Piper Jaffray Finds Macworld Announcements “Underwhelming, As Expected”

| Apple Stock Watch

Piper Jaffray analyst Gene Munster said that today's announcements from Apple at Macworld were "underwhelming," but noted that this had been "expected." Mr. Munster said that the biggest announcement to come from the event was the new 17" MacBook Pro, though the company's software announcements (iLife 09 and iWork 09) continue to represent a, "competitive advantage for Macs over PCs."

Mr. Munster also said that Apple's move to a DRM-free iTunes catalog by the end of the current quarter will have a "slight positive impact" on iPod sales. He believes that DRM restrictions on iTunes music downloads had been a "significant barrier" to many music customers.

As for the keynote, the firm said it believed the lack of what it called any significant updates was reason Apple CEO Steve Jobs did not deliver the keynote, instead having Apple VP Phil Schiller do the honors.

"If Phil Schiller had made a significant announcement," Mr. Munster wrote, "we would have seen that as a sign of a changing-of-the-guard, but that was not the case. In other words, Steve Jobs remains the primary spokesperson for the company and we expect him to continue to appear at special events for all major product announcements. More importantly, this is another sign that Steve Jobs remains the active leader of the company, in our opinion."

Though shares in Apple traded higher during the keynote itself, they gave ground afterwards. AAPL ended the day at US$93.02, down $1.56 (-1.65%). * The lack of significant announcements adds clarity to Steve Jobs'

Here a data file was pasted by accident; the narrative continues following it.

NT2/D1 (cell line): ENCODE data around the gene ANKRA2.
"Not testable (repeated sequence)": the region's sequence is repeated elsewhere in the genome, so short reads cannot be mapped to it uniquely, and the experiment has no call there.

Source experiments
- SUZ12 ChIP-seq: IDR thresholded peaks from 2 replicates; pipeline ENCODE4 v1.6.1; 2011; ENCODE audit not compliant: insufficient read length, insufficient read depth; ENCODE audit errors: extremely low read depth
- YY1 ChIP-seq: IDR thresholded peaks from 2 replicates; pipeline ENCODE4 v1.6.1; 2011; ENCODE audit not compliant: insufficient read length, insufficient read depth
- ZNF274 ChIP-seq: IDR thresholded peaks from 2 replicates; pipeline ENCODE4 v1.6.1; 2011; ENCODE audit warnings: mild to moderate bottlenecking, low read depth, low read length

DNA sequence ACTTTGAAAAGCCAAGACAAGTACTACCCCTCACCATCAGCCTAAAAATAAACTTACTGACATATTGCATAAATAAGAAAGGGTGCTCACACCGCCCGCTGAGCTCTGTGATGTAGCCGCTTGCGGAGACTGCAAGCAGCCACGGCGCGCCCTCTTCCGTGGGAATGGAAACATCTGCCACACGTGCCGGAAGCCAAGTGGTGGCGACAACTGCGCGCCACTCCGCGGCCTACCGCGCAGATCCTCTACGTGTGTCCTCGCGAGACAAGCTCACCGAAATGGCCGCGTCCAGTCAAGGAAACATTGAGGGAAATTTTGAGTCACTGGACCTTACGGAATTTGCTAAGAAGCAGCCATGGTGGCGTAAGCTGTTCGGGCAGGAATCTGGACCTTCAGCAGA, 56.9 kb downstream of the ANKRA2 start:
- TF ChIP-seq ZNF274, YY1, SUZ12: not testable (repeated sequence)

*In the interest of full disclosure, the author holds a small share in AAPL stock that was not an influence in the creation of this article.  

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1 Comments

Bregalad

The stock moved up in anticipation of new products and then dropped when they didn’t appear. Nothing new here.

I think the move to eliminate DRM and simultaneously increase the quality of music at iTunes will stimulate sales. Just removing the DRM probably wouldn’t have done much because many of the people most offended by DRM are also concerned about paying lossless prices for lossy compressed music. Now the convenience factor can play a larger role because it’s difficult to hear any difference between 256 bit AAC and lossless. My lingering concern remains forward compatibility. In 20 years will anything still support the current AAC codec or will I have to convert all my music to a new format? All conversions from one lossy format to another come with a cost in quality, often significant. For that reason my iTunes library is mostly filled with Apple Lossless files ripped from CD.

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